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Sea Stories - Recent!!

This sub-page is available for stories of the recent past or even of the distant past. If you think of an incident that you want to share with you Classmates, here’s your chance!!

Your WebMeister will “prime the pump” with a tale of the Seawolves of the Delta.

The Great and Grand Tear Gas Adventure

by Charlie Hall aka Seawolf 96 (OinC, HAL-3, Det Nine)

This adventure started out with some tales that my guys gathered from a guy that knows a guy! And as is often the case, there is a mixture of BS and BM (Bullshit and Black Magic) but they came to me with an idea and we hatched that baby into a plan and then into an OpOrder. Where it started I have no idea but one of my guys came to me and told me that he had, from a reliable source that tear gas (a) comes in droppable canister bombs and (b) that if a known VC hangout were bombed with tear gas while the VC were underground they would endure the discomfort and stay underground or in their bunkers until the gas cleared but if they were above ground they would not be able to get into their caves or bunkers due to the tear gas debilitating their senses and so they would be targets for small arms fire such as we carried.

So that led us to go talk to our US contacts in our OpAreas and zero in on known VC living areas. We chose one such as a target: a wooded and brushy area reported to be concealing a number of bunkers and hootches occupied by the local VC elements. We then set about getting our ducks in a row for a glorious assault on the bad guys when and how they might least expect it. One of my pilots went after the tear gas canister bomb and instructions on how to deliver it manually from a Huey. Another worked on the tactics for the assault flight. And still another worked on the weather conditions for the next few days.

So the plan evolved as follows: First we needed to get clearance from the proper RVN authority and we did that through our US Army POC in the chosen area. That was not hard at all and so we moved ahead. My guy came back with the ordnance and instructions. He briefed us all on how to deploy manually and that part seemed simple. So now we had to check the weather for wind conditions. We wanted winds light and STEADY since we wanted the gas to stay put on and near the ground where we deployed it. And that was the forecast for the following day in the area! Tactically the lead ship would fly a crosswind leg at about 2000 feet just upwind of the target area and deploy the weapon at about the center point of the target. The trail ship would be prepared to provide cover fire if necessary. Then both ships would set up in an oval pattern similar to a holding pattern near a US airport. Once the bomb detonated and the gas dispersed the gunners would put in fire as the target bore in their sights. That way we expected to (a) catch the VC above ground and keep them there and (b) deliver considerable firepower on them while they were unprotected. All seemed fairly simple.

Now it was getting close to Go-No Go day and time and all looked good. I decided to lead the flight and chose one of my most experienced Helo Commanders to man the trail ship. The morning came and still everything looked fine for this mission that was designed to bring death and destruction on hordes of the VC enemy who deserved anything we could inflict upon them. Hell hath no fury like a couple of fully armed Hueys with tear gas canister and enthusiastic gunners. So, we launched, called the appropriate US Liaison Officer, got our clearance meaning that no friendlies were in the area, and proceeded to out mission area. I identified the target area and we proceeded to set up the drop. My gunner would unsafe the weapon and arm the radar fuse to detonate at about 200 feet. That would allow the major weapon to deploy the sub-munitions as the canister fell the rest of the way to the ground.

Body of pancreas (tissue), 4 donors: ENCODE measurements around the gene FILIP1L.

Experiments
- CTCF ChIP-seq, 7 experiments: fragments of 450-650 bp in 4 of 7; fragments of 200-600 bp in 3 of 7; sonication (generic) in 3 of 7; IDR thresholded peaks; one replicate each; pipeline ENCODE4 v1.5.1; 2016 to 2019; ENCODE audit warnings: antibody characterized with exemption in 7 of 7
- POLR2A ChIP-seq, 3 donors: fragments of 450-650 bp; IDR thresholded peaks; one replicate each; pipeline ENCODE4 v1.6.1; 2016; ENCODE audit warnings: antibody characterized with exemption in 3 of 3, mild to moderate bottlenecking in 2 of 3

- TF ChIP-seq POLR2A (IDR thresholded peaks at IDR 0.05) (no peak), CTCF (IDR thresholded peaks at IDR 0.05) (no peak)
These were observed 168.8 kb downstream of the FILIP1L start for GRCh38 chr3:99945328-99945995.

So here we came, not really full of rum, but certainly looking for somebody to put on the bum, the Armored Huey Detachment! The day was CAVU to the moon, the winds were light and steady, and we approached the target from the upwind side. I flew the crosswind leg and my Head Gunner deployed the tear gas canister on my command. We watched it fall and the trail ship called detonation as they could see the white cloud indications. The smaller munitions scattered out from the canister just as advertised, and all was going well!! We were just a moment away from dealing that death and destruction tour enemies! We set up in the oval pattern just upwind of the target and got ready to open fire.

But as a colleague one told me, ‘Nothing ruins an operation like the order to execute!” Just as we began our first firing run, the dastardly wind shifted almost 180 degrees and picked up a bit. All of a sudden, the gas is blowing in our direction and, since it is colorless, we had no warning and both ships got a huge dose of tear gas. Now I have never been in a demonstration turned riot where tear gas was employed to control the crowd but I became well aware of the effects of a dose of tear gas in a huge hurry. So did all the other crewmembers of both birds!! I had trouble breathing, my eyes were stinging, and my orientation skills were debilitated. All that in a New York second (the time between the light turning green and the cab driver behind you honking his horn!) and I was immediately more concerned with maintaining control of my bird that doing anything about any assault on the enemy!

But, after a few very scary moments, things began to clear up and I was almost OK again, just some nasty, stinging eyes that kept me blinking quite a bit. I was in control of my bird, my trail ship commander was in control of his bird, and we were headed home, a bit disconcerted about our failure to execute our planned mission and wondering how come the wind shifted so fast? Damned Weather-Guessers!! Wind and weather, as all pilots know, can be very devious and tricky, especially when you least expect it. We decided that we would not try that plan again but we all thought as often is the case after events like that and also after a Liberty in a strange port, “At the time, it seemed like a pretty good idea!!”

And another tale of more recent vintage!

Swimming in Georgia